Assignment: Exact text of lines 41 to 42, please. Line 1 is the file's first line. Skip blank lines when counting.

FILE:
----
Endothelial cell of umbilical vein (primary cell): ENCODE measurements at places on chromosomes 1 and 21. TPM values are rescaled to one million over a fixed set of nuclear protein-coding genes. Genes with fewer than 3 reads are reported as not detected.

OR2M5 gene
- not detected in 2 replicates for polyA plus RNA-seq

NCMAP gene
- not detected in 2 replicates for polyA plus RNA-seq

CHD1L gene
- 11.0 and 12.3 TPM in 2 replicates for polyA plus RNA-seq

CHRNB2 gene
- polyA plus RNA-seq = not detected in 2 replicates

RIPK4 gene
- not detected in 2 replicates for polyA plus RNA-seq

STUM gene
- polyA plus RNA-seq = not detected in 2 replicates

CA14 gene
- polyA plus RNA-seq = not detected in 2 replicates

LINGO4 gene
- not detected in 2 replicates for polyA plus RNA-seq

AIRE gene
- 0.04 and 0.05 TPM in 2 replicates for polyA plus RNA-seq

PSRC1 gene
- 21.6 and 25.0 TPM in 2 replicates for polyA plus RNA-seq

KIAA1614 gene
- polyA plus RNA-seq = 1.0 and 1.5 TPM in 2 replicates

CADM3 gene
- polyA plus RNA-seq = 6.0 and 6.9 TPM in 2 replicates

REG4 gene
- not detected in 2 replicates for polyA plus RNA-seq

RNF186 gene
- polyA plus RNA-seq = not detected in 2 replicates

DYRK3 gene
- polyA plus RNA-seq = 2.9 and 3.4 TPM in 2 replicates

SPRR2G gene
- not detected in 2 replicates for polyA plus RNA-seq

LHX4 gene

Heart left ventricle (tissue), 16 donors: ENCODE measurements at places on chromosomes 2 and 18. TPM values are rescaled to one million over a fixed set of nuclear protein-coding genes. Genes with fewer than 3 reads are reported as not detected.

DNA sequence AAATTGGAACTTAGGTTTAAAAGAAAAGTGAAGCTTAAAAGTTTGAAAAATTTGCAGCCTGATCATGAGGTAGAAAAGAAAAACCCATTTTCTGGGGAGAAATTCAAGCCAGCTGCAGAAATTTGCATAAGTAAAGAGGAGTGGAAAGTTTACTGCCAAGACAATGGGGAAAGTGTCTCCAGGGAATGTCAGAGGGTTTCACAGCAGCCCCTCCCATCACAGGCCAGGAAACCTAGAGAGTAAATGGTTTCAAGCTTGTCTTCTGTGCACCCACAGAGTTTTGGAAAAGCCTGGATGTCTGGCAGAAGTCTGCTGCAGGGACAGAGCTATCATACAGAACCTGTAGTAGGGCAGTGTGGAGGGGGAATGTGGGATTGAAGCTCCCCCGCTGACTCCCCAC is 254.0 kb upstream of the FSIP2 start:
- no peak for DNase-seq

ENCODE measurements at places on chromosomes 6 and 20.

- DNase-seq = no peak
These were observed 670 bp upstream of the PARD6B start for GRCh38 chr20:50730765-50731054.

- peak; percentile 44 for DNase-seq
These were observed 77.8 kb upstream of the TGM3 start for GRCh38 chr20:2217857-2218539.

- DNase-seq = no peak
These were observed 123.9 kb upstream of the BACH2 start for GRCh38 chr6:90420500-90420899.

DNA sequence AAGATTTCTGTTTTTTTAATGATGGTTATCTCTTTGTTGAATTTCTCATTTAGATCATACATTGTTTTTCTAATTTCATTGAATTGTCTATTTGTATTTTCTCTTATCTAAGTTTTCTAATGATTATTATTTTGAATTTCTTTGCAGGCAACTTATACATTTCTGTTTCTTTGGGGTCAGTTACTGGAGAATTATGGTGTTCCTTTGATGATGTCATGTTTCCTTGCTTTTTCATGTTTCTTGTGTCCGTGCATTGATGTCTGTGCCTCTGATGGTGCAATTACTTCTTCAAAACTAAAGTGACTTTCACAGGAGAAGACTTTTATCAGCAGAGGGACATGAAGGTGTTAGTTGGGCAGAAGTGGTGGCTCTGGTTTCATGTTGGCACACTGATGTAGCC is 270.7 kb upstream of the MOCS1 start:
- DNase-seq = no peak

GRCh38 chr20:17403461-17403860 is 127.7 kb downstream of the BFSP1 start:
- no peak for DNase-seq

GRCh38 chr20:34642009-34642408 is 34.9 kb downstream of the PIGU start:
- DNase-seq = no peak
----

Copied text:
- peak; percentile 44 for DNase-seq
These were observed 77.8 kb upstream of the TGM3 start for GRCh38 chr20:2217857-2218539.